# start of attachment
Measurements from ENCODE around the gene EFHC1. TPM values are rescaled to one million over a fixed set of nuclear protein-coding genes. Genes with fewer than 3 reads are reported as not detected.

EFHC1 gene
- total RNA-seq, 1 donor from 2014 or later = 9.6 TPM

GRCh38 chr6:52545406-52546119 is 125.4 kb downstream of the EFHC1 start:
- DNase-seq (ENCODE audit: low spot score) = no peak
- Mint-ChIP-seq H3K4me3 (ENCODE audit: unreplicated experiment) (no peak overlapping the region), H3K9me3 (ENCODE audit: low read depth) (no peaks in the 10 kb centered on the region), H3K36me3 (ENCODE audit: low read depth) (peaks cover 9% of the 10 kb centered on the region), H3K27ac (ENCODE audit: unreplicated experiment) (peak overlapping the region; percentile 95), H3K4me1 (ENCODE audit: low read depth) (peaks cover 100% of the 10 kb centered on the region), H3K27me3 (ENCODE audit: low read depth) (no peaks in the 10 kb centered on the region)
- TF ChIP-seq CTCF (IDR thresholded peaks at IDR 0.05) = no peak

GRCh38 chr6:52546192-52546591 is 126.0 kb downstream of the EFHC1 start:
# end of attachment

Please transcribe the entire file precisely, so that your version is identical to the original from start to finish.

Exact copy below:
Measurements from ENCODE around the gene EFHC1. TPM values are rescaled to one million over a fixed set of nuclear protein-coding genes. Genes with fewer than 3 reads are reported as not detected.

EFHC1 gene
- total RNA-seq, 1 donor from 2014 or later = 9.6 TPM

GRCh38 chr6:52545406-52546119 is 125.4 kb downstream of the EFHC1 start:
- DNase-seq (ENCODE audit: low spot score) = no peak
- Mint-ChIP-seq H3K4me3 (ENCODE audit: unreplicated experiment) (no peak overlapping the region), H3K9me3 (ENCODE audit: low read depth) (no peaks in the 10 kb centered on the region), H3K36me3 (ENCODE audit: low read depth) (peaks cover 9% of the 10 kb centered on the region), H3K27ac (ENCODE audit: unreplicated experiment) (peak overlapping the region; percentile 95), H3K4me1 (ENCODE audit: low read depth) (peaks cover 100% of the 10 kb centered on the region), H3K27me3 (ENCODE audit: low read depth) (no peaks in the 10 kb centered on the region)
- TF ChIP-seq CTCF (IDR thresholded peaks at IDR 0.05) = no peak

GRCh38 chr6:52546192-52546591 is 126.0 kb downstream of the EFHC1 start: